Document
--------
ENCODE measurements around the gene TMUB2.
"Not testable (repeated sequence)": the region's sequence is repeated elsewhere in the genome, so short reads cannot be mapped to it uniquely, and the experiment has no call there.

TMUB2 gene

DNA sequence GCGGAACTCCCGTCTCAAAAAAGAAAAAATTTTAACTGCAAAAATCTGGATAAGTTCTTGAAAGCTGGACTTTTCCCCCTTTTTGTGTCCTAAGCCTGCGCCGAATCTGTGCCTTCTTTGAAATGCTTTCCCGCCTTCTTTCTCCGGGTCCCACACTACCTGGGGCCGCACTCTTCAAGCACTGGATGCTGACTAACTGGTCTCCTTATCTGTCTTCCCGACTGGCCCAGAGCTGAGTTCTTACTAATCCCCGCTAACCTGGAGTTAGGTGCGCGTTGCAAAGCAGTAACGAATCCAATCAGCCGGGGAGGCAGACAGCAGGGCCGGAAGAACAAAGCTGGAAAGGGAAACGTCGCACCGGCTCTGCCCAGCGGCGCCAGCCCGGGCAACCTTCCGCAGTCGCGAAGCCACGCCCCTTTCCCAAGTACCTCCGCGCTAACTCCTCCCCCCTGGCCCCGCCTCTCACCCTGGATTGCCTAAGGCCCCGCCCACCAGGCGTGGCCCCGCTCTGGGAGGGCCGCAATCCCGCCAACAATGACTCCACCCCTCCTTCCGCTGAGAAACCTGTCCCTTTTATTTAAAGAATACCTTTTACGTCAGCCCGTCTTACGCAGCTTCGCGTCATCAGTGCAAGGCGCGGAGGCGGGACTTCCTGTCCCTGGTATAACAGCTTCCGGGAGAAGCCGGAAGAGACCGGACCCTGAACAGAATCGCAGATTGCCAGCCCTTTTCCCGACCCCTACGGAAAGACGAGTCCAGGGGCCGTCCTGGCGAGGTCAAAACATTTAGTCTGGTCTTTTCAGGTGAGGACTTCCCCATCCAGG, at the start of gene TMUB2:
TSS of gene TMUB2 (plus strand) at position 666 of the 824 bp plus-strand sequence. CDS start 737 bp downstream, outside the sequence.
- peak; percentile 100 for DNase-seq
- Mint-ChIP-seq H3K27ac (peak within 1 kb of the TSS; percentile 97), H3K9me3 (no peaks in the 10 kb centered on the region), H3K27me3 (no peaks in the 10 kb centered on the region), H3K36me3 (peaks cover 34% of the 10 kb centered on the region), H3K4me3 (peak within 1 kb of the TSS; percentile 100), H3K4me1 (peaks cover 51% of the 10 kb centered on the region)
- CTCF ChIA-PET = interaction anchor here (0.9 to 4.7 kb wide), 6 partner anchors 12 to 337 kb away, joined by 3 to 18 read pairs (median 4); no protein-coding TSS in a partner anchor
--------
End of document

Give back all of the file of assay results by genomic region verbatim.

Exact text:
ENCODE measurements around the gene TMUB2.
"Not testable (repeated sequence)": the region's sequence is repeated elsewhere in the genome, so short reads cannot be mapped to it uniquely, and the experiment has no call there.

TMUB2 gene

DNA sequence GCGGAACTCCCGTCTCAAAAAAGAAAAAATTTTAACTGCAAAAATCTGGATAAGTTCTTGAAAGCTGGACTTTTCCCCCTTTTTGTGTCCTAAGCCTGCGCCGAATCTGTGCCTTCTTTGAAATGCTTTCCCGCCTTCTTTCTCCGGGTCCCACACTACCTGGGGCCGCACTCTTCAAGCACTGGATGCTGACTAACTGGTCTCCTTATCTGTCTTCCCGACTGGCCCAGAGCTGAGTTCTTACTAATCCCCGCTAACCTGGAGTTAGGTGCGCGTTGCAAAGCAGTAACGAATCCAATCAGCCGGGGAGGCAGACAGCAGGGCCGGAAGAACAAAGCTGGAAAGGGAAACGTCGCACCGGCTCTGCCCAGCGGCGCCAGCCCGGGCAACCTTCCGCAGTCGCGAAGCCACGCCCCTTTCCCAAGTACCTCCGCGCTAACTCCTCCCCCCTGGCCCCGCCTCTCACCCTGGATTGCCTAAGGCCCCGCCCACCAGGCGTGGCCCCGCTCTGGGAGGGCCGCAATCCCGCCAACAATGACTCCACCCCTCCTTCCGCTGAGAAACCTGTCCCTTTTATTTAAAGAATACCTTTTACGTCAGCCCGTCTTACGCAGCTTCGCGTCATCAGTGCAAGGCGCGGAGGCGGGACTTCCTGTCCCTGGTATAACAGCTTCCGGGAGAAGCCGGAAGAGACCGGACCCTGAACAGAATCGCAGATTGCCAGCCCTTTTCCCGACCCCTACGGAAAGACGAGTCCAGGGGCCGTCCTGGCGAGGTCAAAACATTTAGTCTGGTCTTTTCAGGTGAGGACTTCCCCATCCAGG, at the start of gene TMUB2:
TSS of gene TMUB2 (plus strand) at position 666 of the 824 bp plus-strand sequence. CDS start 737 bp downstream, outside the sequence.
- peak; percentile 100 for DNase-seq
- Mint-ChIP-seq H3K27ac (peak within 1 kb of the TSS; percentile 97), H3K9me3 (no peaks in the 10 kb centered on the region), H3K27me3 (no peaks in the 10 kb centered on the region), H3K36me3 (peaks cover 34% of the 10 kb centered on the region), H3K4me3 (peak within 1 kb of the TSS; percentile 100), H3K4me1 (peaks cover 51% of the 10 kb centered on the region)
- CTCF ChIA-PET = interaction anchor here (0.9 to 4.7 kb wide), 6 partner anchors 12 to 337 kb away, joined by 3 to 18 read pairs (median 4); no protein-coding TSS in a partner anchor